More than 600 cattle smuggled to Bangladesh daily through Assam

More than 600 cattle smuggled to Bangladesh daily through Assam

Saumya Mishra | June 15, 2019 15:38 hrs

GUWAHATI: Sonapur has emerged as a transit point for cattle smuggling in Assam. Cattle smuggling has been rampant in the state of Assam over the past few years.

Members of the All India Livestock Traders and Transporter Association (AILTTA) have alleged the existence of a cattle smuggling syndicate in Assam and Guwahati. They said that in Assam, cattle are brought in trucks from Srirampur in the state to 9 Mile which is a hub of cattle trade in Kamrup (Metro).

They alleged that members of the syndicate transport livestock illegally to Bangladesh through Assam and West Bengal borders. 

AILTTA members informed that a majority of the cattle which is smuggled illegally to Bangladesh comes from outside the state. They are brought mainly from Uttar Pradesh, Haryana and Bihar and every day between 600 and 1,000 cattle are smuggled to Bangladesh from Assam. 

The demand for cow meat is high in Bangladesh and Indian cows are considered good quality beef and are sold at prices as high as Rs 50,000 per head making it a lucrative illegal business for smugglers, as per sources. 
Apart from Assam’s Sonapur, another transit point for this illegal trade is Panjipara in Bengal, informed sources.

Violation of Prevention of Cruelty to Animals Act, 1960

Further, violating the Prevention of Cruelty to Animals Act, 1960, those involved in smuggling overload the vehicles in which animals are transported, causing injury and even death of some cows in the process.
“The permissible limit per truck is 16 cows in total and as per the guidelines, traders cannot carry more than 200 kilograms per truck. But the smugglers load double the number of cattle into the truck and transport them in an inhuman manner, causing overloading and injury to the cows,” informed Munna Saikia, general secretary of the AILTTA.
Saikia added that Dhubri is another route followed by the smugglers through which they smuggle livestock into Bangladesh.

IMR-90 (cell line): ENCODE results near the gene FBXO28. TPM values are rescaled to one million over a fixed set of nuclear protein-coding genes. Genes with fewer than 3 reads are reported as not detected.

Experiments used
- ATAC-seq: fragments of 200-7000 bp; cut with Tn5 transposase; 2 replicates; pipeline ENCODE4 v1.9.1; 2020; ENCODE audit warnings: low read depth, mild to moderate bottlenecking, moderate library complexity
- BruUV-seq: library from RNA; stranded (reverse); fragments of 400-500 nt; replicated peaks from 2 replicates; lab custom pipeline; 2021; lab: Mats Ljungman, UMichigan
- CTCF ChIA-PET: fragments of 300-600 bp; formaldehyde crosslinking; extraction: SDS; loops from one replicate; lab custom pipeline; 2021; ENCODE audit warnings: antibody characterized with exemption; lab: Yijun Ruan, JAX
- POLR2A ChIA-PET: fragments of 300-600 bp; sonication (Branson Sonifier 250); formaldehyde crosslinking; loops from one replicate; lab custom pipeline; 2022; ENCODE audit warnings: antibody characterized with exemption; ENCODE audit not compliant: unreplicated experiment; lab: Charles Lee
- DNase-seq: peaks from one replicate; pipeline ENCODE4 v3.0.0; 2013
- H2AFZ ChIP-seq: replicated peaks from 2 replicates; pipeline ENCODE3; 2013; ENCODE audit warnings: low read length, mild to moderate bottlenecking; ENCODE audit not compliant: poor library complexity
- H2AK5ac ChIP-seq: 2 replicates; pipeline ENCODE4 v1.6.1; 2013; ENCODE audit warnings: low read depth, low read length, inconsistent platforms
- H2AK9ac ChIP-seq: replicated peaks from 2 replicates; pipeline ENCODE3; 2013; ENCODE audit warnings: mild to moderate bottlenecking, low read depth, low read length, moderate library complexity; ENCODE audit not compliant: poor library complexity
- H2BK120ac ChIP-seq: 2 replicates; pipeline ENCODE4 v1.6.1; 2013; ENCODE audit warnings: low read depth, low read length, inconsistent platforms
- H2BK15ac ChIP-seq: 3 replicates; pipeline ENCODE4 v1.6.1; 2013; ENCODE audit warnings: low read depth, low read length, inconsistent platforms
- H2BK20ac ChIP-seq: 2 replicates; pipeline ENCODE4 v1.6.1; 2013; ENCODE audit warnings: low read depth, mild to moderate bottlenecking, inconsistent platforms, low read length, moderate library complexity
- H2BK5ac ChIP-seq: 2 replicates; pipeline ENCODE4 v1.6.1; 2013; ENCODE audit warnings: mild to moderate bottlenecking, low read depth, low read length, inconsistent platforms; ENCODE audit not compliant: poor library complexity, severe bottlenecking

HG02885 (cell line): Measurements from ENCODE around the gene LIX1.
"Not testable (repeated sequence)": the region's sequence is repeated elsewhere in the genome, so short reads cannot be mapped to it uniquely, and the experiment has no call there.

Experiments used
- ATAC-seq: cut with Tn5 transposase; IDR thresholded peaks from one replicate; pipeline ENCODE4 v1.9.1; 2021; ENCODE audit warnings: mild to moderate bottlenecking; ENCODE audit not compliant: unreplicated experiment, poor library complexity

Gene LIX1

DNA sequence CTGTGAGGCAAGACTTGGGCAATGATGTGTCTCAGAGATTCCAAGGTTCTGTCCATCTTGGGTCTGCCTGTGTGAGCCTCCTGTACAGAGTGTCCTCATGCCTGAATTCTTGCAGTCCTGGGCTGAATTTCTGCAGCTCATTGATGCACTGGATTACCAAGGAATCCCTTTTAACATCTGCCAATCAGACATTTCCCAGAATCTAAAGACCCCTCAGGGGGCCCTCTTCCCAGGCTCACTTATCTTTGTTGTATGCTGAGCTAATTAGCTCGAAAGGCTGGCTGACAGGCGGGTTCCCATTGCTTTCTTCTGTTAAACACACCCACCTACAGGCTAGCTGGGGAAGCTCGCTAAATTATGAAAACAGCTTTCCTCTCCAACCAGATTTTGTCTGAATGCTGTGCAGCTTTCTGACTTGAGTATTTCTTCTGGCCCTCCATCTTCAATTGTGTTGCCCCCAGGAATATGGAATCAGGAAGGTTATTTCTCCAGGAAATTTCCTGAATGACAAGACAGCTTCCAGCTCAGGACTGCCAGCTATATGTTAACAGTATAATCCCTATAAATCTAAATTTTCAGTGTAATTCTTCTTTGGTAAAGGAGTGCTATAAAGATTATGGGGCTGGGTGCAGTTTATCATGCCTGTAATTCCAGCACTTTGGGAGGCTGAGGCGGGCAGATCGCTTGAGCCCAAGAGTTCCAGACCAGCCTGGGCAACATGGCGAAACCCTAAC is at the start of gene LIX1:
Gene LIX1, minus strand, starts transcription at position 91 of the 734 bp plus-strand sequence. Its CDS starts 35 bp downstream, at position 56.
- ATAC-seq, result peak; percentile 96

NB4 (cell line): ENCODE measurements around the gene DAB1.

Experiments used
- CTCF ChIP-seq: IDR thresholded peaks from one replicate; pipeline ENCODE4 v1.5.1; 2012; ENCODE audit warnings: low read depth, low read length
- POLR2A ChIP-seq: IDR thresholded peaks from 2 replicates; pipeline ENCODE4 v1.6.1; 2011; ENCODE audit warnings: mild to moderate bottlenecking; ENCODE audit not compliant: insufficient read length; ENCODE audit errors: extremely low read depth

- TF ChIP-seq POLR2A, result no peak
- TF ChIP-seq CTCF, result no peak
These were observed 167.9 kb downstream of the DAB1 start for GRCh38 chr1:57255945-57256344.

“There are many points along the Assam-Bangladesh border where the fencing along the border is still incomplete and they take advantage of this loophole,” he said adding that a lot of smuggling also takes place via the Brahmaputra River in which the cows are let loose to swim their way to Bangladesh. 
Livestock transporters from Guwahati have also alleged that police, especially those at the lower rung, are hand-in-glove with smugglers in the illegal cow trade. They also added that the nexus has the backing of government officials too, either through monetary investment or through power.
“We have approached the police many times for the past five years and have asked them to take strict action against smugglers, but no action is taken,” Saikia told G Plus. 
He added that last year, a five-member Cattle Smuggling Wing was also constituted under the police to check such activities and an enquiry was also initiated under the orders of the home and political department.  
“Names of around nine people had come up during the enquiry, but no action was taken against them and no charge sheet was filed against them,” mentioned Saikia.

No place to keep cattle after recovery: Police

Talking to G Plus, a senior police official said on the condition of anonymity that one of the major issues which the police face is the lack of cow sheds or shelters constructed by the government to keep the cows after their recovery from smugglers.
“Whenever the officers-in-charge of different police stations have seized the trucks of illegal cattle, our biggest concern is that we have no place to keep them. This becomes the biggest challenge for us,” he said. 
He further added that social welfare department has been directed by the Centre to make these shelters in every district. 

“After catching the cows, we have to take care of 30-40 cows at a time and the OC becomes responsible even if one cow gets lost. We have to find a place to keep them and feed them from our own pockets. This is why the police usually do not want to take on the headache,” said the official adding that there should be at least one big cow shelter for every two districts, with a capacity of at least 1,000 cows. 
Another police officer said that since they don’t want to arrest the smugglers and take responsibility of the seized cows, personnel posted in the lower ranks see this as an opportunity to take bribes from the smugglers.
On the other hand, the commissioner of police, Deepak Kumar, told G Plus that they have tightened security and vigil at all vulnerable locations.  
“We are on continuous lookout for people involved in the racket. Kokrajhar and Sagalia are the two main entry points for cattle in Assam. We will increase vigil and take strict action against people smuggling cattle from these key points,” said Kumar. 
He further added that South Salmara is also a hotspot for illegally transporting cattle and the Border Security Force (BSF) personnel need to be more alert and stringent in their checking along the border areas. 

Additionally, the police caught hold of 16 cow smugglers from across the state on Wednesday, June 12. Out of these, four were arrested in Khetri area in Guwahati while others were arrested from Kokrajhar and Dhubri.
The arrested persons in Guwahati included Mohammad Saddam Hussain, Mirjanur Rahman, Suraj Ali and Alimuddin. They were arrested under section 378 of the IPC.

As per the police, all four arrested persons are residents of Kaoimari in Nagaon district.

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